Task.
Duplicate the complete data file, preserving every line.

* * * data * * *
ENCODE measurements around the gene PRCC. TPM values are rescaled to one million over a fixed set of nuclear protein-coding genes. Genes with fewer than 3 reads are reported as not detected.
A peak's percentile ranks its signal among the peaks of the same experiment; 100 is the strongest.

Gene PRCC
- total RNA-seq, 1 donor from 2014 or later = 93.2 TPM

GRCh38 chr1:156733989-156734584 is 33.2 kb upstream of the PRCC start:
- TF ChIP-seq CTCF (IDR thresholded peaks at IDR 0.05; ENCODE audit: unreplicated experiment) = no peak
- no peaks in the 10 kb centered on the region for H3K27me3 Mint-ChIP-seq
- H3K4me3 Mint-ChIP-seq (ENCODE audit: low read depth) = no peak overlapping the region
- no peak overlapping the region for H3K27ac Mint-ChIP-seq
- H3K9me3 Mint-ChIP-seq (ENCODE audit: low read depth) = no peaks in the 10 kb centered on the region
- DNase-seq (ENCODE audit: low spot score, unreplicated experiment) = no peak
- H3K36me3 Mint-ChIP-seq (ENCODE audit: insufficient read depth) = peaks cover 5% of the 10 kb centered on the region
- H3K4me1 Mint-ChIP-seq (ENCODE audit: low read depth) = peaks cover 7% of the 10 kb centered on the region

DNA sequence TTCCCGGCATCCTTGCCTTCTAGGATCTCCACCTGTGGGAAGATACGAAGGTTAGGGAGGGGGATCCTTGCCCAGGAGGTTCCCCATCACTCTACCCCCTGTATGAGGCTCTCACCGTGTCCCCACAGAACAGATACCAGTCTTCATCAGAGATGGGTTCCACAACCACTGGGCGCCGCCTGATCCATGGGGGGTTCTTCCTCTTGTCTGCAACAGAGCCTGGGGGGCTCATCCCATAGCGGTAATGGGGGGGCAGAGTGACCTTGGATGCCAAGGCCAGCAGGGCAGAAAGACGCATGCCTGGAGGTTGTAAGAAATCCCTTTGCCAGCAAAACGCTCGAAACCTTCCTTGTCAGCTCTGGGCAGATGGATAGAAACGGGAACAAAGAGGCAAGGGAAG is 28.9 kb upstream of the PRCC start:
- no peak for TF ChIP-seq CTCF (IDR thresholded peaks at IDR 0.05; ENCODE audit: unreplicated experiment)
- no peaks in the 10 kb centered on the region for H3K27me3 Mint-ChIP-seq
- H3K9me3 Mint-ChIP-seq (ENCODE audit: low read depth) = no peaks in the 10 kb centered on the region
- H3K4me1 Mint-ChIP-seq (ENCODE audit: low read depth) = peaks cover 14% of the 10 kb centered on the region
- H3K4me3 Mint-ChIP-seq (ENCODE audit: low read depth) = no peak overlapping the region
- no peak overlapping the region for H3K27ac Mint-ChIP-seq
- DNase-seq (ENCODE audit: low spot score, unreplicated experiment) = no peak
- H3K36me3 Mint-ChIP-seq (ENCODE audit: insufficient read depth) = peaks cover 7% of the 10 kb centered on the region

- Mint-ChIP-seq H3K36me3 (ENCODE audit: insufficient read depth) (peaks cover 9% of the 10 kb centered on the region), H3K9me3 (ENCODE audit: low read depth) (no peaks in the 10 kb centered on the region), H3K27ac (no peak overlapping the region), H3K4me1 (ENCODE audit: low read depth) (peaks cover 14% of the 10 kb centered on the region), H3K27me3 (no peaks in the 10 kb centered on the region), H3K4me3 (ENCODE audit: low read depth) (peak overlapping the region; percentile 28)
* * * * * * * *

ENCODE measurements around the gene PRCC. TPM values are rescaled to one million over a fixed set of nuclear protein-coding genes. Genes with fewer than 3 reads are reported as not detected.
A peak's percentile ranks its signal among the peaks of the same experiment; 100 is the strongest.

Gene PRCC
- total RNA-seq, 1 donor from 2014 or later = 93.2 TPM

GRCh38 chr1:156733989-156734584 is 33.2 kb upstream of the PRCC start:
- TF ChIP-seq CTCF (IDR thresholded peaks at IDR 0.05; ENCODE audit: unreplicated experiment) = no peak
- no peaks in the 10 kb centered on the region for H3K27me3 Mint-ChIP-seq
- H3K4me3 Mint-ChIP-seq (ENCODE audit: low read depth) = no peak overlapping the region
- no peak overlapping the region for H3K27ac Mint-ChIP-seq
- H3K9me3 Mint-ChIP-seq (ENCODE audit: low read depth) = no peaks in the 10 kb centered on the region
- DNase-seq (ENCODE audit: low spot score, unreplicated experiment) = no peak
- H3K36me3 Mint-ChIP-seq (ENCODE audit: insufficient read depth) = peaks cover 5% of the 10 kb centered on the region
- H3K4me1 Mint-ChIP-seq (ENCODE audit: low read depth) = peaks cover 7% of the 10 kb centered on the region

DNA sequence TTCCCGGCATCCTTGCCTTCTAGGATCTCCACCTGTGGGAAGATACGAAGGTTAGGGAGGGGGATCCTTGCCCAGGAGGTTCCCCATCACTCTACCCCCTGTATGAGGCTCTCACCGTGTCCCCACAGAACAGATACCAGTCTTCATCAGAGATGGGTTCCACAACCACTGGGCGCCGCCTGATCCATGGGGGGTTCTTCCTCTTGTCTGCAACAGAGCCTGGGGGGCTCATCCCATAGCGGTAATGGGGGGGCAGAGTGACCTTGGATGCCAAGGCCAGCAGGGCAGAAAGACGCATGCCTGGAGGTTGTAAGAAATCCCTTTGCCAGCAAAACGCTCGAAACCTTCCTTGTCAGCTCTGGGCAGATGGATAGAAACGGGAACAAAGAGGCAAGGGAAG is 28.9 kb upstream of the PRCC start:
- no peak for TF ChIP-seq CTCF (IDR thresholded peaks at IDR 0.05; ENCODE audit: unreplicated experiment)
- no peaks in the 10 kb centered on the region for H3K27me3 Mint-ChIP-seq
- H3K9me3 Mint-ChIP-seq (ENCODE audit: low read depth) = no peaks in the 10 kb centered on the region
- H3K4me1 Mint-ChIP-seq (ENCODE audit: low read depth) = peaks cover 14% of the 10 kb centered on the region
- H3K4me3 Mint-ChIP-seq (ENCODE audit: low read depth) = no peak overlapping the region
- no peak overlapping the region for H3K27ac Mint-ChIP-seq
- DNase-seq (ENCODE audit: low spot score, unreplicated experiment) = no peak
- H3K36me3 Mint-ChIP-seq (ENCODE audit: insufficient read depth) = peaks cover 7% of the 10 kb centered on the region

- Mint-ChIP-seq H3K36me3 (ENCODE audit: insufficient read depth) (peaks cover 9% of the 10 kb centered on the region), H3K9me3 (ENCODE audit: low read depth) (no peaks in the 10 kb centered on the region), H3K27ac (no peak overlapping the region), H3K4me1 (ENCODE audit: low read depth) (peaks cover 14% of the 10 kb centered on the region), H3K27me3 (no peaks in the 10 kb centered on the region), H3K4me3 (ENCODE audit: low read depth) (peak overlapping the region; percentile 28)